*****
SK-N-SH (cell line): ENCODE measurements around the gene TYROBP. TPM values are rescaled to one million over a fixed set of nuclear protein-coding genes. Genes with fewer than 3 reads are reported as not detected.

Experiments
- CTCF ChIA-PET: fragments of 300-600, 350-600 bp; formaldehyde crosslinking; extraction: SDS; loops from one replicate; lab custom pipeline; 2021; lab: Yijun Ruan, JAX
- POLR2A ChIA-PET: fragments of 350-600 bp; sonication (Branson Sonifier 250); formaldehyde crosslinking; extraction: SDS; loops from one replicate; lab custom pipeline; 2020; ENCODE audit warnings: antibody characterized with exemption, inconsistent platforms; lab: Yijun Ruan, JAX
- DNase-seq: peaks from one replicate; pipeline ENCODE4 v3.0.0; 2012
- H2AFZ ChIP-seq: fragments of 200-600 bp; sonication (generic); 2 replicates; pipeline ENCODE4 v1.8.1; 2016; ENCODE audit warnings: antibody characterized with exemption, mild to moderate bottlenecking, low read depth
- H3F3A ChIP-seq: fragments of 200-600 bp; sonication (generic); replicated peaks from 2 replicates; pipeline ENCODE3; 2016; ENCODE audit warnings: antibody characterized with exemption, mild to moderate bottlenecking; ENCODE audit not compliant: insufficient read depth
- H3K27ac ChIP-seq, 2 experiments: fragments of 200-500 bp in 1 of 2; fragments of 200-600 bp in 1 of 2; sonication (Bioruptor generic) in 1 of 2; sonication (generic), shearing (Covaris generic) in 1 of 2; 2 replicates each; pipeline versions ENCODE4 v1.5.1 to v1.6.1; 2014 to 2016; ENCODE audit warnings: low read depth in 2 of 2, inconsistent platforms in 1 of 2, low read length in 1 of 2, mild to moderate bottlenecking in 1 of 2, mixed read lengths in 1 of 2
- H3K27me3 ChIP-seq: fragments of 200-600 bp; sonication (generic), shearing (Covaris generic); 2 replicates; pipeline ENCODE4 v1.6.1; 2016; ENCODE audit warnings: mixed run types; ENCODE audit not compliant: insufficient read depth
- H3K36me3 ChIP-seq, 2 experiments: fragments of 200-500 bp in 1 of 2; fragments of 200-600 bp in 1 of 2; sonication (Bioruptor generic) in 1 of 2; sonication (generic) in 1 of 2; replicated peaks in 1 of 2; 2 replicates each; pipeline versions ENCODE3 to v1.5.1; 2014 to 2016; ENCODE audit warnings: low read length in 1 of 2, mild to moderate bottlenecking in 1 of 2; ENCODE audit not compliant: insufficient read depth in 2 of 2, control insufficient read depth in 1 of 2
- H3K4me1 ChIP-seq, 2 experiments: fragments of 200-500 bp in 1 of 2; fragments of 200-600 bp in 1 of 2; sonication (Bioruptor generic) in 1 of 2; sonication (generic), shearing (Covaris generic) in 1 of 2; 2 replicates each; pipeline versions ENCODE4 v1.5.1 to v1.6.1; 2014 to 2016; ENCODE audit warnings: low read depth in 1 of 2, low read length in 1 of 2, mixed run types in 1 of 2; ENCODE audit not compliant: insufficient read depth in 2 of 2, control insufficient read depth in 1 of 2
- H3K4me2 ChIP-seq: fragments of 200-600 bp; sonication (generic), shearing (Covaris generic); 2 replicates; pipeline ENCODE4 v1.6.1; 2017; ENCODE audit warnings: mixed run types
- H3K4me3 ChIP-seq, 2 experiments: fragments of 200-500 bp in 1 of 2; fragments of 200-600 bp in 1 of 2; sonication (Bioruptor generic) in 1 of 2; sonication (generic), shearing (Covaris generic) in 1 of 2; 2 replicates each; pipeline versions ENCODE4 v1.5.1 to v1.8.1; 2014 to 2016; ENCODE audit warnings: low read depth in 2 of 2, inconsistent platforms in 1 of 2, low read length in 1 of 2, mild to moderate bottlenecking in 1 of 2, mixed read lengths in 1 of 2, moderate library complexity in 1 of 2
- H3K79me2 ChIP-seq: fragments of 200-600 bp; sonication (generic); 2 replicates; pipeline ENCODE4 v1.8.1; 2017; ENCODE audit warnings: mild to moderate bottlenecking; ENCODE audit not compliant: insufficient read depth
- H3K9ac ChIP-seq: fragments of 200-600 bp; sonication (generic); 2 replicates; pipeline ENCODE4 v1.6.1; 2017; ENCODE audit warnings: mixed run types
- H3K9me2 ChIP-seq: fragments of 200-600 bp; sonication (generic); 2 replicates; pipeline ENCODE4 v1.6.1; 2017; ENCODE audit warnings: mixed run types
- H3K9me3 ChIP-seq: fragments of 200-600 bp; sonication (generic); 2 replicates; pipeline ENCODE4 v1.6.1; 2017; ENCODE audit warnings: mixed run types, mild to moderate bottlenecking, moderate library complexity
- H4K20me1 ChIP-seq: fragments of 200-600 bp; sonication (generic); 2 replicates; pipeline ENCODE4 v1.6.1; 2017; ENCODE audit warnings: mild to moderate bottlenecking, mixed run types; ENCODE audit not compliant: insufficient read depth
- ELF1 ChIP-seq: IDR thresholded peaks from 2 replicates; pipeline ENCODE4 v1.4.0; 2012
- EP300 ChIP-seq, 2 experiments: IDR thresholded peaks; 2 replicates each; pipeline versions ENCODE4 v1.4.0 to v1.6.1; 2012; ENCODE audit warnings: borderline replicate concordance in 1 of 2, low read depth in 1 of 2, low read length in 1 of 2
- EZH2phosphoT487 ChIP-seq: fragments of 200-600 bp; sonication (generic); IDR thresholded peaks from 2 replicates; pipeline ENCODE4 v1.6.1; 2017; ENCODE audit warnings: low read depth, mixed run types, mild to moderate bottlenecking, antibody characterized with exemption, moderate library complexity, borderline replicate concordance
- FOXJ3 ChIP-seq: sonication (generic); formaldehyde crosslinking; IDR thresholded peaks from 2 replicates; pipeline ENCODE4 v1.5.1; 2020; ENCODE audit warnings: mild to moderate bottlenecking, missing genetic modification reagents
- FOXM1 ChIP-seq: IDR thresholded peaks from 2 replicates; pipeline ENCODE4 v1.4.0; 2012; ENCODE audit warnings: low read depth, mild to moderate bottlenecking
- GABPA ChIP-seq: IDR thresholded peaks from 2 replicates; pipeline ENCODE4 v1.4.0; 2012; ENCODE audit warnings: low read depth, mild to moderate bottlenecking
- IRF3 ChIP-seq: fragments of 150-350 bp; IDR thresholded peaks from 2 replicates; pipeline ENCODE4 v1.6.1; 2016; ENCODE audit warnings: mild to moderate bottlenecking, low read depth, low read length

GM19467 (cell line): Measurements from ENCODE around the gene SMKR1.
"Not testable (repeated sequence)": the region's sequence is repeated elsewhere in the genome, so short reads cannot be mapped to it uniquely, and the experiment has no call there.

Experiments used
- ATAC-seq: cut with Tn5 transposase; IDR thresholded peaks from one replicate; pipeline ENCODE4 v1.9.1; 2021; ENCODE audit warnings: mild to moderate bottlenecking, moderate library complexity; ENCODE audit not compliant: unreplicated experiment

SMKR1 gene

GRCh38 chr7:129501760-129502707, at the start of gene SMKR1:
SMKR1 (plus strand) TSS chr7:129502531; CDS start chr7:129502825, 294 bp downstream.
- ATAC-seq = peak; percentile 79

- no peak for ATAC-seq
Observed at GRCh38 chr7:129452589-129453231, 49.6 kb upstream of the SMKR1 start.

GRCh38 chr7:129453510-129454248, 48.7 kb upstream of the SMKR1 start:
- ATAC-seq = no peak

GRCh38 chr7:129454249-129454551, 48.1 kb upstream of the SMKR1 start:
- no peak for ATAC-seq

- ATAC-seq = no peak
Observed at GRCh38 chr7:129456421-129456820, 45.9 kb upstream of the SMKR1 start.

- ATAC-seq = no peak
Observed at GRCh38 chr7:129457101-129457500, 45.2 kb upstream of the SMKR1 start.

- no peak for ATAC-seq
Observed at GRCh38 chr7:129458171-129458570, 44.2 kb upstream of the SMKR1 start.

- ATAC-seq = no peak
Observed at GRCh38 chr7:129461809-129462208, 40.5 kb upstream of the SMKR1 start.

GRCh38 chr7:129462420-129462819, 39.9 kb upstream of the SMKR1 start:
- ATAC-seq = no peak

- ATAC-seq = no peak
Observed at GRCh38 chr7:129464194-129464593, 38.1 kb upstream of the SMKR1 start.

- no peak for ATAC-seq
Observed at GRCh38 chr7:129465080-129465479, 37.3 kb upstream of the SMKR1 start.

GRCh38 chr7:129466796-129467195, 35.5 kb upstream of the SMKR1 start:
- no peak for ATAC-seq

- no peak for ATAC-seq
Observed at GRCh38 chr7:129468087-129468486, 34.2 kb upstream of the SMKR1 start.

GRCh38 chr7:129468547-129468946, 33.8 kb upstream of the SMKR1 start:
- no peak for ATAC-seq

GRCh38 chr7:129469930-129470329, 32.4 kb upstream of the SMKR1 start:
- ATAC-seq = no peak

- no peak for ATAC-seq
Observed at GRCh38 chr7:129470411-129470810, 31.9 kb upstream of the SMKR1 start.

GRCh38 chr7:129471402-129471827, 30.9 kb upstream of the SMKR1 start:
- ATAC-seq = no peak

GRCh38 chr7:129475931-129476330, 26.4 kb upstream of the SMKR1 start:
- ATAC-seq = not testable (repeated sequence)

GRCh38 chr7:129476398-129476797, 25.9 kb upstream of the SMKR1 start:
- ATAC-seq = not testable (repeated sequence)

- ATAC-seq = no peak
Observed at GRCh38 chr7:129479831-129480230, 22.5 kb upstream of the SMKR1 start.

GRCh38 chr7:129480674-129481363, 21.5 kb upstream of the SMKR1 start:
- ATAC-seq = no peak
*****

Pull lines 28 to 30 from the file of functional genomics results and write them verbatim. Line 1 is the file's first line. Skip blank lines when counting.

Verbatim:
Experiments used
- ATAC-seq: cut with Tn5 transposase; IDR thresholded peaks from one replicate; pipeline ENCODE4 v1.9.1; 2021; ENCODE audit warnings: mild to moderate bottlenecking, moderate library complexity; ENCODE audit not compliant: unreplicated experiment

SMKR1 gene